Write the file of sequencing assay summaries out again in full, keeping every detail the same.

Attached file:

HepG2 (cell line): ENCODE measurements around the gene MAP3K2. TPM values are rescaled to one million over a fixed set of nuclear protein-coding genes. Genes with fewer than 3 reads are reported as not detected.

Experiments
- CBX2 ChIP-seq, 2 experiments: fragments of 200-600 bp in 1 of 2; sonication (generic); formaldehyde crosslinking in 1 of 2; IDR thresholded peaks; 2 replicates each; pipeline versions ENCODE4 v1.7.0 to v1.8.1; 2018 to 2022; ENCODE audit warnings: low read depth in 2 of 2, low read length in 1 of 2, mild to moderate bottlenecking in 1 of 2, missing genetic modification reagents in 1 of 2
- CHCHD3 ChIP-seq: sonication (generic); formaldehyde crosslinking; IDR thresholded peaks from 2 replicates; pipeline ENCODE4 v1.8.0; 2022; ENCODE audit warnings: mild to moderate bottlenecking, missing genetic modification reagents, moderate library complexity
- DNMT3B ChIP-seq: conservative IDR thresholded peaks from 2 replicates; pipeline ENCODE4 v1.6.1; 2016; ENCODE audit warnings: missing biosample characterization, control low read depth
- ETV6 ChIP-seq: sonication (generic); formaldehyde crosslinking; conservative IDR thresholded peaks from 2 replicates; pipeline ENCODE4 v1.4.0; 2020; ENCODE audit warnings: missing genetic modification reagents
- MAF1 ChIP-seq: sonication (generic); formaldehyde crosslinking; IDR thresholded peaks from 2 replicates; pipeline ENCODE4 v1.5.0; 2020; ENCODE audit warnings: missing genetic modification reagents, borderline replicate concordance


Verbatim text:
HepG2 (cell line): ENCODE measurements around the gene MAP3K2. TPM values are rescaled to one million over a fixed set of nuclear protein-coding genes. Genes with fewer than 3 reads are reported as not detected.

Experiments
- CBX2 ChIP-seq, 2 experiments: fragments of 200-600 bp in 1 of 2; sonication (generic); formaldehyde crosslinking in 1 of 2; IDR thresholded peaks; 2 replicates each; pipeline versions ENCODE4 v1.7.0 to v1.8.1; 2018 to 2022; ENCODE audit warnings: low read depth in 2 of 2, low read length in 1 of 2, mild to moderate bottlenecking in 1 of 2, missing genetic modification reagents in 1 of 2
- CHCHD3 ChIP-seq: sonication (generic); formaldehyde crosslinking; IDR thresholded peaks from 2 replicates; pipeline ENCODE4 v1.8.0; 2022; ENCODE audit warnings: mild to moderate bottlenecking, missing genetic modification reagents, moderate library complexity
- DNMT3B ChIP-seq: conservative IDR thresholded peaks from 2 replicates; pipeline ENCODE4 v1.6.1; 2016; ENCODE audit warnings: missing biosample characterization, control low read depth
- ETV6 ChIP-seq: sonication (generic); formaldehyde crosslinking; conservative IDR thresholded peaks from 2 replicates; pipeline ENCODE4 v1.4.0; 2020; ENCODE audit warnings: missing genetic modification reagents
- MAF1 ChIP-seq: sonication (generic); formaldehyde crosslinking; IDR thresholded peaks from 2 replicates; pipeline ENCODE4 v1.5.0; 2020; ENCODE audit warnings: missing genetic modification reagents, borderline replicate concordance